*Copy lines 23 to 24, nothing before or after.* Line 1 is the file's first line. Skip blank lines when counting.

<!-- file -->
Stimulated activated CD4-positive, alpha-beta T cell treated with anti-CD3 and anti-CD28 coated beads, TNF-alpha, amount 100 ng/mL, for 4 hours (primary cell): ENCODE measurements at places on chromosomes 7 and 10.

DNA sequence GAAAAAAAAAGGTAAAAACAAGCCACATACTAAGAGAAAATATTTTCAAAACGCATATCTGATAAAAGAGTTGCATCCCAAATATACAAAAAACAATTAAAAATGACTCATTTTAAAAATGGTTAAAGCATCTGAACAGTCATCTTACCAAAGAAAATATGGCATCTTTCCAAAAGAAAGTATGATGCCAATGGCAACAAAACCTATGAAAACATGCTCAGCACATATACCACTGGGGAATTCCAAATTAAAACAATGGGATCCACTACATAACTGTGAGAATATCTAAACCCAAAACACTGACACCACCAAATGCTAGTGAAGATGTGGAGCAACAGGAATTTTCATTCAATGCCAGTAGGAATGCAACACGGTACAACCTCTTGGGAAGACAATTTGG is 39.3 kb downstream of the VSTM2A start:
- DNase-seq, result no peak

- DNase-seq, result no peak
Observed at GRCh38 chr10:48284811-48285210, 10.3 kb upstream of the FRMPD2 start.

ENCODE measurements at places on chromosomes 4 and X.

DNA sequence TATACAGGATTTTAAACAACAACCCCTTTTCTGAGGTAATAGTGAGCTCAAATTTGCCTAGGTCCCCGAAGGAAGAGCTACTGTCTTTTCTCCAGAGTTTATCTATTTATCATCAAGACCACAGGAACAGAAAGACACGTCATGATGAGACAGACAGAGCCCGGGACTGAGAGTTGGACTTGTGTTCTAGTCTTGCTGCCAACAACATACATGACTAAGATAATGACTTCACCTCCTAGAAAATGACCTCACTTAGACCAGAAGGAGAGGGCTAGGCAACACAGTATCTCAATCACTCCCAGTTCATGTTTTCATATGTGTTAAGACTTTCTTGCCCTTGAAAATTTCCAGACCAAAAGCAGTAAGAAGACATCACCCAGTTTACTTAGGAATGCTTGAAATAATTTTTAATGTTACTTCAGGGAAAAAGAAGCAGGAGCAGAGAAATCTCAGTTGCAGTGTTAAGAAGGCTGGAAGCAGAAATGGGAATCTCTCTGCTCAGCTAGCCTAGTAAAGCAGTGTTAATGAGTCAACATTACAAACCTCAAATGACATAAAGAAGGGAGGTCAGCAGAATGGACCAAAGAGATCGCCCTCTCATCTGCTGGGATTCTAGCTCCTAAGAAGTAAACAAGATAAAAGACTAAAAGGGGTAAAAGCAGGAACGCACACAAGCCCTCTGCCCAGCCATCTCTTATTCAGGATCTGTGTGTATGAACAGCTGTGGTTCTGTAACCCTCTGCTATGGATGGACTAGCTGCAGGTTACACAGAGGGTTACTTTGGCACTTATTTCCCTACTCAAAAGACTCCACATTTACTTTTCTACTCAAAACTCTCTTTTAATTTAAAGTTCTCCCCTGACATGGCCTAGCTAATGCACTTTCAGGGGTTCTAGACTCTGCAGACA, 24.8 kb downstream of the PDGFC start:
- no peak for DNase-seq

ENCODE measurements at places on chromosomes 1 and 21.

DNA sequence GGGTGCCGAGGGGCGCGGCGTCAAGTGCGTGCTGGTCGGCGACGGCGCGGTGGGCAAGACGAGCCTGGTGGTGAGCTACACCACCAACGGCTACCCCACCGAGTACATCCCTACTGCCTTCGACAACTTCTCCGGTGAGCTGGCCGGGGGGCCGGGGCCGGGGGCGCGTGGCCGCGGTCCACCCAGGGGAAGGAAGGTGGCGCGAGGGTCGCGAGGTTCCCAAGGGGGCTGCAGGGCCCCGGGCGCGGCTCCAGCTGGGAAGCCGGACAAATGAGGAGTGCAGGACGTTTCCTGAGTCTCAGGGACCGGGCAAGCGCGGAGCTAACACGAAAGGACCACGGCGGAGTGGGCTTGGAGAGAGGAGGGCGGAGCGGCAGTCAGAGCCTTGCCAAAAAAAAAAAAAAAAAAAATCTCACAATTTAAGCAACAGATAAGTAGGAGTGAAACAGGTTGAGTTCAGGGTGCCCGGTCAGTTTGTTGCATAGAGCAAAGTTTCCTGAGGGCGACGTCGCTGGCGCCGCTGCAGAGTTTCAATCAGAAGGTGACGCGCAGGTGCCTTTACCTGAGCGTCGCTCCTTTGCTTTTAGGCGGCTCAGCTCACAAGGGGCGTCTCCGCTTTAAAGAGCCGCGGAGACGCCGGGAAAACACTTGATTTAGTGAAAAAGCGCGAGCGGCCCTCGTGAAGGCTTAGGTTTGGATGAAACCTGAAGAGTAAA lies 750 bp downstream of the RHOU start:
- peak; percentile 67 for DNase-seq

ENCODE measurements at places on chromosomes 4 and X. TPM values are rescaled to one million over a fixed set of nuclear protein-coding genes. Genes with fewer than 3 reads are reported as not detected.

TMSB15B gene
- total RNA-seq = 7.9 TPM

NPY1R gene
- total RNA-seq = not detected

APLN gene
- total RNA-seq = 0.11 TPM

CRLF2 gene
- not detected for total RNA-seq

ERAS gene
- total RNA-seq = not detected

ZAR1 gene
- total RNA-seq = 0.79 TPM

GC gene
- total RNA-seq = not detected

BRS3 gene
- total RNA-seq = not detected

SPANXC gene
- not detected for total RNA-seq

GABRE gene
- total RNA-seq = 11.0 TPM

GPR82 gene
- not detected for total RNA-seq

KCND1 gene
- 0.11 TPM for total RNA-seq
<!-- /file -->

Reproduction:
ZAR1 gene
- total RNA-seq = 0.79 TPM